A librarian at a Chinese university stole precious 17th and 20th century pieces of Chinese art and got away with it for years by replacing them with fakes, only to find that his fakes looked so real that they were later stolen and replaced with new fakes.
Xiao Yuan, 57, stole the art, which mostly consisted of landscapes and calligraphies, and replaced them with forgeries he made between 2004 to 2006 while working at the Guangzhou Academy of Fine Arts. Security was lax enough for Xiao to remove the artwork and then replace them. Students and professors could borrow art just as easily as they could borrow books from the library.
To Xiao’s surprise, he soon noticed that his fakes, which could easily be passed off as real, were stolen by others and then replaced by inferior fakes. Xiao, who was the university’s chief librarian until 2010, said he didn’t know who the culprits are. As the Associated Press reported, Xiao told Guangzhou People’s Intermediate Court:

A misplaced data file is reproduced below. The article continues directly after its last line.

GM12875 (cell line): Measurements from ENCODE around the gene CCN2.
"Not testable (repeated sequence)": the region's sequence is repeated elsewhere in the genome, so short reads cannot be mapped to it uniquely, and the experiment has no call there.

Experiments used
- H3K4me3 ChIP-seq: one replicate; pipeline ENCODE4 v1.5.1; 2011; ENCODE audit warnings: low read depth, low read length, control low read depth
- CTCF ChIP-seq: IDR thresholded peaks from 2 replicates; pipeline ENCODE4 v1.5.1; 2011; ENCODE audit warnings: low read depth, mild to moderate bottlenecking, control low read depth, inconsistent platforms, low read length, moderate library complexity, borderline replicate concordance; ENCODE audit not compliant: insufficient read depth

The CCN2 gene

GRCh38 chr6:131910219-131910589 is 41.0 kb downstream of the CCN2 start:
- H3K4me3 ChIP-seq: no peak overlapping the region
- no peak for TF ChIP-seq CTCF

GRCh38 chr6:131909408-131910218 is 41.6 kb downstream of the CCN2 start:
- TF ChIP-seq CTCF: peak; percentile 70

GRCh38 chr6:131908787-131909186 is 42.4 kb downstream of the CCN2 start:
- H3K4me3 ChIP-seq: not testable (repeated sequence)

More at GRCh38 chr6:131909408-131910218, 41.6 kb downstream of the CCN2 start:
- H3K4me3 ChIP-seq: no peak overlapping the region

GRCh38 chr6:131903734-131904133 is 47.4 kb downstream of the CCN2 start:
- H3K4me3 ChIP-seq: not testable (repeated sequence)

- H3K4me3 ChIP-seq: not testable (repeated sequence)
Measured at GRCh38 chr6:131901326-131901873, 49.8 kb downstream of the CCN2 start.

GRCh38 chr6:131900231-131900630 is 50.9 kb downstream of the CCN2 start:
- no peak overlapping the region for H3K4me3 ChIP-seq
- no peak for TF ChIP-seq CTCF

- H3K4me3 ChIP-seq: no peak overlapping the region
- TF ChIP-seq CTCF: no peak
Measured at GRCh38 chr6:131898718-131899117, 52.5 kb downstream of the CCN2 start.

“I realized someone else had replaced my paintings with their own because I could clearly discern that their works were terribly bad,”
Xiao also said in court that he noticed several pieces at the library were fake on his first day working there.
Xiao was caught after an employee noticed the fakes and went to the police. He pleaded guilty in court and said that he deeply regretted his crime. Xiao said he stopped stealing when the works of art were moved to another gallery.
From 2004 to 2011, Xiao sold 125 artworks at auction and made more than 34 million yuan ($6 million). Xiao allegedly used the money to buy apartments and other art.
The rest of the artworks, 18 pieces, had not yet sold and, according to prosecutors, their estimated worth is 70 million yuan, ($11 million).
The stolen pieces included paintings by Qi Baishi, a 20th century artist who used watercolors, and landscape designs by Zhang Daqian. A 17th century painting, a Zhu Da masterpiece called “Rock and Birds,” was also stolen.